To wrap up this little series on teaching, I thought I’d share a few random and mostly unconnected tips and tricks that can help just about any teaching environment you find yourself in go a bit more smoothly.
- The First Minute Is The Most Important Minute!
You only get once chance to make a first impression….in life, and in lessons! Most teenagers will decide within the first 60-90 seconds whether or not they want to engage on the journey you are about to take them on. Look for a way to “hook” them out of the gate!
- Teenagers Love a Good Story!
There’s rarely a bad time in a lesson to insert a good story. However, the emphasis is on GOOD story! Find stories that actually reinforce where your lesson is headed. Don’t insert a funny story just for the sake of a laugh. When possible use real stories from your own life instead of stories found from an illustration book. Look for ways to tell failure stories because teenagers can relate to your failures much more easily than the fact that you were homecoming queen or threw the touchdown pass in the championship game….or that you were the homecoming queen who through the touchdown pass in the homecoming game!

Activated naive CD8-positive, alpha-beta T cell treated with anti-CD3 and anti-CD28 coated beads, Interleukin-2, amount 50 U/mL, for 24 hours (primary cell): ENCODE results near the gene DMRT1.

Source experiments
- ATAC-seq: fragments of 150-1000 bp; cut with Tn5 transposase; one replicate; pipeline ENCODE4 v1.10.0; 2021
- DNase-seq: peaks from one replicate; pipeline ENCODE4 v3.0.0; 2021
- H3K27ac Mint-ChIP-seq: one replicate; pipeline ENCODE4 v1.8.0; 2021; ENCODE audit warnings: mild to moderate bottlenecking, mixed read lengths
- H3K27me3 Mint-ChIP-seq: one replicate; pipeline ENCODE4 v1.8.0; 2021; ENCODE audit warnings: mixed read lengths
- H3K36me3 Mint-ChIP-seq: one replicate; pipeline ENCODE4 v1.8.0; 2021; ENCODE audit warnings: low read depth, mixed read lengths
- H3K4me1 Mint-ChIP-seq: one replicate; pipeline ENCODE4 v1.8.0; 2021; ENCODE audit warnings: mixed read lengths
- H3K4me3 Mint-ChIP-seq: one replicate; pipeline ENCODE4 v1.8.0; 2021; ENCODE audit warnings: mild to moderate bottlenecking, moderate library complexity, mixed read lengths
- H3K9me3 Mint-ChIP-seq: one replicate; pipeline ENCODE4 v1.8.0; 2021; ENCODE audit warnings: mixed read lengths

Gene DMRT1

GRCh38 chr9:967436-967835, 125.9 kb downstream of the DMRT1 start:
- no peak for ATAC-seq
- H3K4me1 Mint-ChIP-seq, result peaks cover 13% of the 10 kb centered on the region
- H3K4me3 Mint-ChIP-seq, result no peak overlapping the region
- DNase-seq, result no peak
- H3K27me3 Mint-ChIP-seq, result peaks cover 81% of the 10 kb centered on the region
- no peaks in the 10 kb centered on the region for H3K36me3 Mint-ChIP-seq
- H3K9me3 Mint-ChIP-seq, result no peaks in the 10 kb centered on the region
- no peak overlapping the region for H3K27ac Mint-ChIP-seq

- The Payoff Must Equal The Setup
This little principle actually applies to virtually everything in youth ministry, not just teaching! But when preparing your lessons, you would be wise to adhere to it. A long story better have a BIG payoff. A long set up to a joke better have a BIG payoff. If you start by saying, “Today we are going to learn the single most important truth God wants you to understand”…It better be a really awesome, life changing truth; the payoff needs to equal the setup.
- Clear, Clean and Concise Is Always Better Than Creative and Clever
Creative and clever is great…if you can pull it off! But clear, clean and concise learning experiences that students can actually digest and put into motion are a much higher value.
- The Last Minute Is The Most Important Minute
But isn’t the first minute the most important minute? Yes, and so is the last. I know the math doesn’t add up, but I’m terrible at math so it works for me! The key to a great lesson is to leave them wanting more and for them to leave wanting to be doers of the word. Wrap things up in a way that accomplishes both.
Creating enjoyable, effective learning experiences in youth ministry isn’t always easy, but if you remember that it isn’t about you and create S.T.I.C.K.Y. lessons that T.E.A.C.H. and apply a few tips and tricks along the way, you may surprise yourself…and your youth group!